Jan Oberg

US had plans to destabilize Syria long before 2011: analyst

The US is documented (Wikileaks) to have had a policy of de-stabilization of Syria years before violence broke out in 2011. Western countries have delivered weapons to ’moderate’ and not-so-moderate groups.

Dr. Jan Oberg is a peace researcher, international mediator, and art photographer and the director of the Transnational Foundation in Sweden. He has published articles and photos on the Syrian crisis. In an exclusive interview with Khamenei.ir, Dr. Oberg has answered to questions about Swedish PM’s recent visit to Iran, Iran-Sweden relations and the Syrian Crisis:


What was the most important part of the meeting between Ayatollah Khamenei and Sweden’s PM in your opinion as a Swedish peace and conflict researcher?


The fact that the Swedish Prime Minister was received at the highest level by the Supreme leader, the President and the Foreign Minister of Iran gathered in the same room indicates that Iran is sincere in its wish to co-operate and be open to the West - also to smaller countries.

That is heart-warming from every viewpoint. Sweden and Iran are in a clear win-win situation - no reason whatsoever to have conflicts or animosity.

Undoubtedly the meeting between human beings, face-to-face and not via ambassadors or electronic communication, is second to none. For the prime minister to get glimpses of the famous hospitality, culture and also education and production facilities is bound to make a positive impression - as would Sweden on an Iranian visitor. 

Diplomacy and dialogue is characteristics of civilization, of respect and non-violence - as has also been shown in the historic nuclear agreement concerning Iran’s nuclear technology. The alternative would have been non-communication and probably violence.

Sweden can indeed serve, like other smaller countries precisely because they are small, as a go-between and help mend - just a little - the negative attitudes between Iran and the West since the 1953 coup d’etat against prime minister Dr. Mossadegh by CIA and MI 5 in 1953.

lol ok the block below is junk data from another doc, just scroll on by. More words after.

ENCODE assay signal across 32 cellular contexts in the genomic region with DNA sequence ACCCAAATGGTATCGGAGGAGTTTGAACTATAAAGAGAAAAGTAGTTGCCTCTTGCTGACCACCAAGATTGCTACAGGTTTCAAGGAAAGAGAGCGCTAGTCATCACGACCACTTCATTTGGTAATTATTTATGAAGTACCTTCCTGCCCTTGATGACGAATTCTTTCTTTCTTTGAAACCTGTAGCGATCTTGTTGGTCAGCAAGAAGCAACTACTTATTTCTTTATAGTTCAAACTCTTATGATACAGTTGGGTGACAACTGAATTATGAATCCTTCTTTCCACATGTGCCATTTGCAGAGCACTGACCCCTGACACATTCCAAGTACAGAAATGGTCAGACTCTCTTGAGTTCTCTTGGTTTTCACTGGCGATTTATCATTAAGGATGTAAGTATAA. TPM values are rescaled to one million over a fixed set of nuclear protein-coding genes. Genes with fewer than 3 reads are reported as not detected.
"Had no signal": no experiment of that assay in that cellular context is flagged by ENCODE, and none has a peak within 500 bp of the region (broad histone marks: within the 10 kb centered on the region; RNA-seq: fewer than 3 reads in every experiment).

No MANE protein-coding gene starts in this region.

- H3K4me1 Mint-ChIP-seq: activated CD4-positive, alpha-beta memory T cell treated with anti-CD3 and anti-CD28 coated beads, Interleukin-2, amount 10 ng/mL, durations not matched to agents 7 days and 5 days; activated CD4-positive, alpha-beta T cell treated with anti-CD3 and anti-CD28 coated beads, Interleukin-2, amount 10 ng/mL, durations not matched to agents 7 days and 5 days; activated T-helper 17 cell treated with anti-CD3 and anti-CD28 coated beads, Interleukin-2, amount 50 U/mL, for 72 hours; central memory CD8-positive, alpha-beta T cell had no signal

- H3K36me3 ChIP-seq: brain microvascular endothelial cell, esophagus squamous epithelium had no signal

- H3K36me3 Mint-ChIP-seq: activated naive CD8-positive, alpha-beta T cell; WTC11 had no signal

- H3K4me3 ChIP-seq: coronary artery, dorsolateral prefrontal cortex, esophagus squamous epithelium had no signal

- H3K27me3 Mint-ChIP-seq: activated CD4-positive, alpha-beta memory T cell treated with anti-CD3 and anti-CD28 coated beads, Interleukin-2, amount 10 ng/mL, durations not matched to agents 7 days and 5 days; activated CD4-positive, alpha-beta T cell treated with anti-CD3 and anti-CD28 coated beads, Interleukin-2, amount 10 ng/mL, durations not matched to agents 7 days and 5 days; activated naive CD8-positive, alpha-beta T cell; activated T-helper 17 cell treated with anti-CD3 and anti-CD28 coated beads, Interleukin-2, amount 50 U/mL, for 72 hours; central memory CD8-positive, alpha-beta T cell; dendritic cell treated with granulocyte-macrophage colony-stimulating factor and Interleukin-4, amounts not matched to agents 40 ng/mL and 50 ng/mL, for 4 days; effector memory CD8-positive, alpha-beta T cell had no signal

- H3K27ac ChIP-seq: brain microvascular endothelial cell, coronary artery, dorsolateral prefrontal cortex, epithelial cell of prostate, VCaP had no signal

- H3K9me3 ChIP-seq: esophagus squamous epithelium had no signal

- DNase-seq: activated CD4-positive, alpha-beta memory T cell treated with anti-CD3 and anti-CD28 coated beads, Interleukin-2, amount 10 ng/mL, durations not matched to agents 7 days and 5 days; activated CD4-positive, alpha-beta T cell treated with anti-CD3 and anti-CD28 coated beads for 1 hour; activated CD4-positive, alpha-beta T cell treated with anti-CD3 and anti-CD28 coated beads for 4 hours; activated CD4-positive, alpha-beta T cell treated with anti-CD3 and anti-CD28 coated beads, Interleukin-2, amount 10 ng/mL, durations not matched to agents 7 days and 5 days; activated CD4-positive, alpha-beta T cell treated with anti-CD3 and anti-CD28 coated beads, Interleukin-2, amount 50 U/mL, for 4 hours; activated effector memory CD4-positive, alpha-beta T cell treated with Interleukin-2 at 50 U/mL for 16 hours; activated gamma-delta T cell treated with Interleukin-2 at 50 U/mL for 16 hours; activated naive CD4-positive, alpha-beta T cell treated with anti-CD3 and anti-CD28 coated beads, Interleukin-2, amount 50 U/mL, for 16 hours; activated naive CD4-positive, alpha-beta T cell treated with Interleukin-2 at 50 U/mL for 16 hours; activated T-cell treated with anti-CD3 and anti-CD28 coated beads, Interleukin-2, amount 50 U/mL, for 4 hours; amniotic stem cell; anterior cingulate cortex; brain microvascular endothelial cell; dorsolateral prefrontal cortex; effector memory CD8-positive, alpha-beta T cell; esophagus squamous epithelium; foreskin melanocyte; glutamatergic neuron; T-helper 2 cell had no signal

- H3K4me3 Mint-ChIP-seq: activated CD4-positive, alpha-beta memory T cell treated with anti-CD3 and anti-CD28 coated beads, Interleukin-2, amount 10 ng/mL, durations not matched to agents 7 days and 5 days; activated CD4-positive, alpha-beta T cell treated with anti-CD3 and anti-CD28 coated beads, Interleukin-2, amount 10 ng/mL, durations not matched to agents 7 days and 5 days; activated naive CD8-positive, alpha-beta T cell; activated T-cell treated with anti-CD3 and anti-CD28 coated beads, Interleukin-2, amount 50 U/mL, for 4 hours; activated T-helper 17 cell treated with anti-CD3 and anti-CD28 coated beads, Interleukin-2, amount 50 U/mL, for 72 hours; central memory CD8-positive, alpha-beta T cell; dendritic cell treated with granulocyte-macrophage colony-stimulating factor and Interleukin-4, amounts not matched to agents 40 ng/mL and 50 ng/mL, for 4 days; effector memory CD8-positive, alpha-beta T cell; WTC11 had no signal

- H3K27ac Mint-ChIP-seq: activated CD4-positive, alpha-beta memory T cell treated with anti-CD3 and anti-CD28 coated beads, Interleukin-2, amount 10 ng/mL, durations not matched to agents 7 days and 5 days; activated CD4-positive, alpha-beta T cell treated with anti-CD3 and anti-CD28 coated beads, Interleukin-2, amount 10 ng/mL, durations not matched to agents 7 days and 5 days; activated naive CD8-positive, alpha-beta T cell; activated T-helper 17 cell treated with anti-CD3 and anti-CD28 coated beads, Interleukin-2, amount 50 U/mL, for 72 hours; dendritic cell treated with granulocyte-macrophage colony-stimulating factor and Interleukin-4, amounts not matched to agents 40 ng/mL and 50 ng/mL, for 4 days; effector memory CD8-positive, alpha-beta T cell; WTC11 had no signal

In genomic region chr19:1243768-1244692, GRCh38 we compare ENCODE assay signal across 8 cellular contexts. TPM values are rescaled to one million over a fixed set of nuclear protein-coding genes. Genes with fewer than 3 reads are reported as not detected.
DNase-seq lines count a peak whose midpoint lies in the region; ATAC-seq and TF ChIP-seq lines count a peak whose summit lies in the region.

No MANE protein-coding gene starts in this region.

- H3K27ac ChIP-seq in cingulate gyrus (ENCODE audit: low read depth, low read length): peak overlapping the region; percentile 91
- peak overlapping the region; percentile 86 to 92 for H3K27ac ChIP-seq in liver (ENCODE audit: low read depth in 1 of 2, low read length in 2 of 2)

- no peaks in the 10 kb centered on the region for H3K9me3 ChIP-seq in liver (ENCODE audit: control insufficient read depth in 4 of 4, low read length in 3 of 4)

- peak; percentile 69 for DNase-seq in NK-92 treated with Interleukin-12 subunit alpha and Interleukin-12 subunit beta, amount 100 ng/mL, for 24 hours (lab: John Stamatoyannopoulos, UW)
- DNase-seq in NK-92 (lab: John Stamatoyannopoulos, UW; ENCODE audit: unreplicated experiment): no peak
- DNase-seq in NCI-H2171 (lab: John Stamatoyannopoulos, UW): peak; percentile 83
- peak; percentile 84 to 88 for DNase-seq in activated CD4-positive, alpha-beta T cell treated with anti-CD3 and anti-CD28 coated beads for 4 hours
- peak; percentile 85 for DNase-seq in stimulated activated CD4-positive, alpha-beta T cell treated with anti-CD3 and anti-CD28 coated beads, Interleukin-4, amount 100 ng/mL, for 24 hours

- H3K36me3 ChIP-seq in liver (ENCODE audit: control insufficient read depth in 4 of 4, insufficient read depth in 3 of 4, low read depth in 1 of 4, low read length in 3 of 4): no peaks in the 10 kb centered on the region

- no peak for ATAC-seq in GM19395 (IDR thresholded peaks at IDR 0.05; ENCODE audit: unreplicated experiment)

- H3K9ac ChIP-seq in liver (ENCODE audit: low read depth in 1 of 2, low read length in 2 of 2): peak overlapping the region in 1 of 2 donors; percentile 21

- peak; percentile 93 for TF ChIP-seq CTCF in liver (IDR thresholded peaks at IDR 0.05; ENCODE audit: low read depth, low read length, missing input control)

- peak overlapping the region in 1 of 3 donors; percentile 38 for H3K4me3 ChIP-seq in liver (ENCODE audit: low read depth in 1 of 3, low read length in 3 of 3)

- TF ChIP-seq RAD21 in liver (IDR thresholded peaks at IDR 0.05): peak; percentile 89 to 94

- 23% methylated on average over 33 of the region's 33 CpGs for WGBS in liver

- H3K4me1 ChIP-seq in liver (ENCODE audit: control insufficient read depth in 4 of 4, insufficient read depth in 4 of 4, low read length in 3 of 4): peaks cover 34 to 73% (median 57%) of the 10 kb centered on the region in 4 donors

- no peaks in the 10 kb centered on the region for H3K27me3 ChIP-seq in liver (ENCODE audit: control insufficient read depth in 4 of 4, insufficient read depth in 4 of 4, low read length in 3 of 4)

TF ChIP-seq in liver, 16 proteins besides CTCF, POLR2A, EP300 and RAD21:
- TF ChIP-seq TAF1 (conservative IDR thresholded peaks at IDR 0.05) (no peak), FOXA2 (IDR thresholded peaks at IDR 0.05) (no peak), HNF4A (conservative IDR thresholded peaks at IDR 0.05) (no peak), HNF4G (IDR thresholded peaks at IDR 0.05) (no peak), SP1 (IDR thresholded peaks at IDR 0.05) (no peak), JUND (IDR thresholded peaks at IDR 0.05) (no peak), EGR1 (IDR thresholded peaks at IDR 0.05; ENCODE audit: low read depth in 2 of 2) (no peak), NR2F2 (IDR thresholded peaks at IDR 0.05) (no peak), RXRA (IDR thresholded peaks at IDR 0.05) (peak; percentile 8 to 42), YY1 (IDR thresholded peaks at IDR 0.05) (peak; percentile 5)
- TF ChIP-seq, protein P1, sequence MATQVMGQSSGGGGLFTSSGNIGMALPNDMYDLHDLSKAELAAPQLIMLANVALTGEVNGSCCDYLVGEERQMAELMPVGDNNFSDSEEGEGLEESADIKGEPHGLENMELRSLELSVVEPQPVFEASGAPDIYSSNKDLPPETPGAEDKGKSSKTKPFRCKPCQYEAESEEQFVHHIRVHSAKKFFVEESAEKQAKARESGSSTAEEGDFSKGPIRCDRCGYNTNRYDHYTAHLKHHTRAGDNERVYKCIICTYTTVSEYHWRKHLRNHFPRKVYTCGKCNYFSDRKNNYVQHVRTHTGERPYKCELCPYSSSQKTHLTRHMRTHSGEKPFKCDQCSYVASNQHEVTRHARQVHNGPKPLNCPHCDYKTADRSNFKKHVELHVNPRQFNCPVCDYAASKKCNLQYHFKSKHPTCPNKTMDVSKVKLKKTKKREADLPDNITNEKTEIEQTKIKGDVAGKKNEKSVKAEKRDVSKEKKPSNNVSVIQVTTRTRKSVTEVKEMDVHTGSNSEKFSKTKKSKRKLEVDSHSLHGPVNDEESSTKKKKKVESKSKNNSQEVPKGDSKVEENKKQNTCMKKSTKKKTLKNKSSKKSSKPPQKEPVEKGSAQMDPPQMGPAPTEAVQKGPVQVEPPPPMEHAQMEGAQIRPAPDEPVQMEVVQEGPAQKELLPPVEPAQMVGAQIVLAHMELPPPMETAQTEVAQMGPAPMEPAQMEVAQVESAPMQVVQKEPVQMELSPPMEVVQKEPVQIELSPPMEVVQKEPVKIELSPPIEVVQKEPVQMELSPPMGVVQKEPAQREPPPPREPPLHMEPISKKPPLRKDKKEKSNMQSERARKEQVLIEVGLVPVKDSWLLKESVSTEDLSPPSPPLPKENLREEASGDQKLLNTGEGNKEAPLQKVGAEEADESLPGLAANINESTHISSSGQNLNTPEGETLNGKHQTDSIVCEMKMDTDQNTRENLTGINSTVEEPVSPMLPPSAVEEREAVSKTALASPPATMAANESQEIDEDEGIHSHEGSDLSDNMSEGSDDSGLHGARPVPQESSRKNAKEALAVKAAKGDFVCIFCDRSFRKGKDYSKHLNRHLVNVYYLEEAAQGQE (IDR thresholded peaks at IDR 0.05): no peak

Sweden is too small to have a hard, military interventionist policy. It’s a great advantage to be small and soft rather than big and hard as the big powers - not great for they are not great - try to be.

Since the nuclear deal of 2015 the world has been waiting to do business in and with Iran. Iran is an attractive market, yes - but it is so much more, an inspiration in terms of culture and beauty to any collaborative partner. So, trade plus - culture, art, music, films - a give and take bridge-building. I never understood why cultural workers are not members of such missions…

There are lots of mutual interests and benefits to be explored. However, the financial aspects that the US has refused to lift as well as new sanctions stand in the way of a full implementation. Although Iran has kept its promises.

I’ve always been of the opinion that these sanctions were unfair to the Iranian people and politically counterproductive. Installing sanctions is easy; getting rid of them is - as we see now - much more difficult. 

The best to hope for is a) that no new sanctions will be implemented and b) that the rest of the world will go about their business and other relations with Iran to such an extent that the US cannot stop it or attempt to punish all the ”violators”.


In the meeting, Ayatollah Khamenei called the presence of ambassadors from some Western countries among Syrian opposition groups and the generous supply of arms to them at the beginning of opposition moves in Syria, problematic interference; what’s your take on that?


Well, everybody focus on violence to apportion guilt and to force the solution - usually their own. Nothing good has ever come out of that.